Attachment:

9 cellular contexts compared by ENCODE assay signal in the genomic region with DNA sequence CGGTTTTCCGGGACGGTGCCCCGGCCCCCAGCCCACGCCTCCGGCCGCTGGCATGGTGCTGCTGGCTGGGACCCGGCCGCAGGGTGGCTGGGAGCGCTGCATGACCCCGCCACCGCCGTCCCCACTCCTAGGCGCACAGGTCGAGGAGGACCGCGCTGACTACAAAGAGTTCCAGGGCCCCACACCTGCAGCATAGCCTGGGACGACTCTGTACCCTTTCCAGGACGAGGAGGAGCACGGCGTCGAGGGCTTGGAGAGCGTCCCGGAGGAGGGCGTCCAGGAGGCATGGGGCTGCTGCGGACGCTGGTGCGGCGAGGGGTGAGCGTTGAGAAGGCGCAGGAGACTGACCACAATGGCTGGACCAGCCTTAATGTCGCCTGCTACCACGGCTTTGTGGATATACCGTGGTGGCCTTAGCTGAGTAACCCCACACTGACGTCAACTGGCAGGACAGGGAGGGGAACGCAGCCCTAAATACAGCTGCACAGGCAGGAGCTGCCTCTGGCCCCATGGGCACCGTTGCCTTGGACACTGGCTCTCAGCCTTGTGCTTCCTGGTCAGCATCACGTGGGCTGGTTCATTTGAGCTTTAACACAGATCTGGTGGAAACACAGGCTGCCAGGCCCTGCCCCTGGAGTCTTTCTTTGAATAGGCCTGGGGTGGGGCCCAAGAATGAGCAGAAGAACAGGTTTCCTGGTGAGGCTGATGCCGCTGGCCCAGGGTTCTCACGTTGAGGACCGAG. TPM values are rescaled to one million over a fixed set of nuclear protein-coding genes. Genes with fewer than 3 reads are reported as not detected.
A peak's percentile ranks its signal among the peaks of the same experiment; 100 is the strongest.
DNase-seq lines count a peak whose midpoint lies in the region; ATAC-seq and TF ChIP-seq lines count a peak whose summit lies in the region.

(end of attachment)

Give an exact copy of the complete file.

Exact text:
9 cellular contexts compared by ENCODE assay signal in the genomic region with DNA sequence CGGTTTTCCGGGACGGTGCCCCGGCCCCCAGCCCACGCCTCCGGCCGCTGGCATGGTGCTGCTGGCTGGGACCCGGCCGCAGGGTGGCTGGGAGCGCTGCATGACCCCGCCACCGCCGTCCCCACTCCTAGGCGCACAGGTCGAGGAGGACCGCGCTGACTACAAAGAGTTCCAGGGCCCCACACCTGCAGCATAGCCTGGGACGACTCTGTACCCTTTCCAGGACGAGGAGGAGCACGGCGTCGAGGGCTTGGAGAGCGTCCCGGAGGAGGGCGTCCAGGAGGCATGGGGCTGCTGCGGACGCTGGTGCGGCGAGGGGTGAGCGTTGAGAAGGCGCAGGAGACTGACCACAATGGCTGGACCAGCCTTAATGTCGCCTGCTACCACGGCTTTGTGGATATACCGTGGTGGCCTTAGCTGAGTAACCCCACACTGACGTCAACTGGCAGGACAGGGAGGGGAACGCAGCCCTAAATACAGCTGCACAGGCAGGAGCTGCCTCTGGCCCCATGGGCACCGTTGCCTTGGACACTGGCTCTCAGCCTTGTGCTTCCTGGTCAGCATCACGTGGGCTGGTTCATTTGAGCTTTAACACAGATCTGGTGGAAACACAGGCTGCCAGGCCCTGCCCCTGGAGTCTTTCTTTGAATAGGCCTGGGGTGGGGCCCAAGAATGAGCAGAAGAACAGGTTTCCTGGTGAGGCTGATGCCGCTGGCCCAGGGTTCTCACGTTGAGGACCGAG. TPM values are rescaled to one million over a fixed set of nuclear protein-coding genes. Genes with fewer than 3 reads are reported as not detected.
A peak's percentile ranks its signal among the peaks of the same experiment; 100 is the strongest.
DNase-seq lines count a peak whose midpoint lies in the region; ATAC-seq and TF ChIP-seq lines count a peak whose summit lies in the region.